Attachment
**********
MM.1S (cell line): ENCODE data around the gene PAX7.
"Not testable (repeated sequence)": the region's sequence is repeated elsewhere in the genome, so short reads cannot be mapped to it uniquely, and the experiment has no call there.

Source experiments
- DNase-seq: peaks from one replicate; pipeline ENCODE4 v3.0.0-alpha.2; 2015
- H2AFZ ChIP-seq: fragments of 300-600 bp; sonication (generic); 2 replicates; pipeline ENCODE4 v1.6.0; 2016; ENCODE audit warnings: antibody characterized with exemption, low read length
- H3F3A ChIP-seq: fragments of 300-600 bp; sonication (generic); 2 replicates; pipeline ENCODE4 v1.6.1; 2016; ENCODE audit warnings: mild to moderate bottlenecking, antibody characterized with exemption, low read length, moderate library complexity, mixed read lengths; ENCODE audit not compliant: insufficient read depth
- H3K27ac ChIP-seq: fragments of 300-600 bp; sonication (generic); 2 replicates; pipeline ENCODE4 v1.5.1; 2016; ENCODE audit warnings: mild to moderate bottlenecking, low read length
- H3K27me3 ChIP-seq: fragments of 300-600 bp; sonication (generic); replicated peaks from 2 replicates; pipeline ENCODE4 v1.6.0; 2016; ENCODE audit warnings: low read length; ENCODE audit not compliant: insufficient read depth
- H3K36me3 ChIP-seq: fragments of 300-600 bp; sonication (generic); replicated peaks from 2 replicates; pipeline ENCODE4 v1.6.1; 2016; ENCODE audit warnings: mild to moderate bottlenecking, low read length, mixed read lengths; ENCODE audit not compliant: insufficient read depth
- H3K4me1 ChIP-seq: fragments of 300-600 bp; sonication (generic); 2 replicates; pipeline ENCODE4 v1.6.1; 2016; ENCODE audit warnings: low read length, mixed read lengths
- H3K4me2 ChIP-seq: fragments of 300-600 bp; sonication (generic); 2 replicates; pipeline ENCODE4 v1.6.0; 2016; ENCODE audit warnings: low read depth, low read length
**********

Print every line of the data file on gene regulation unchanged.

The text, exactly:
MM.1S (cell line): ENCODE data around the gene PAX7.
"Not testable (repeated sequence)": the region's sequence is repeated elsewhere in the genome, so short reads cannot be mapped to it uniquely, and the experiment has no call there.

Source experiments
- DNase-seq: peaks from one replicate; pipeline ENCODE4 v3.0.0-alpha.2; 2015
- H2AFZ ChIP-seq: fragments of 300-600 bp; sonication (generic); 2 replicates; pipeline ENCODE4 v1.6.0; 2016; ENCODE audit warnings: antibody characterized with exemption, low read length
- H3F3A ChIP-seq: fragments of 300-600 bp; sonication (generic); 2 replicates; pipeline ENCODE4 v1.6.1; 2016; ENCODE audit warnings: mild to moderate bottlenecking, antibody characterized with exemption, low read length, moderate library complexity, mixed read lengths; ENCODE audit not compliant: insufficient read depth
- H3K27ac ChIP-seq: fragments of 300-600 bp; sonication (generic); 2 replicates; pipeline ENCODE4 v1.5.1; 2016; ENCODE audit warnings: mild to moderate bottlenecking, low read length
- H3K27me3 ChIP-seq: fragments of 300-600 bp; sonication (generic); replicated peaks from 2 replicates; pipeline ENCODE4 v1.6.0; 2016; ENCODE audit warnings: low read length; ENCODE audit not compliant: insufficient read depth
- H3K36me3 ChIP-seq: fragments of 300-600 bp; sonication (generic); replicated peaks from 2 replicates; pipeline ENCODE4 v1.6.1; 2016; ENCODE audit warnings: mild to moderate bottlenecking, low read length, mixed read lengths; ENCODE audit not compliant: insufficient read depth
- H3K4me1 ChIP-seq: fragments of 300-600 bp; sonication (generic); 2 replicates; pipeline ENCODE4 v1.6.1; 2016; ENCODE audit warnings: low read length, mixed read lengths
- H3K4me2 ChIP-seq: fragments of 300-600 bp; sonication (generic); 2 replicates; pipeline ENCODE4 v1.6.0; 2016; ENCODE audit warnings: low read depth, low read length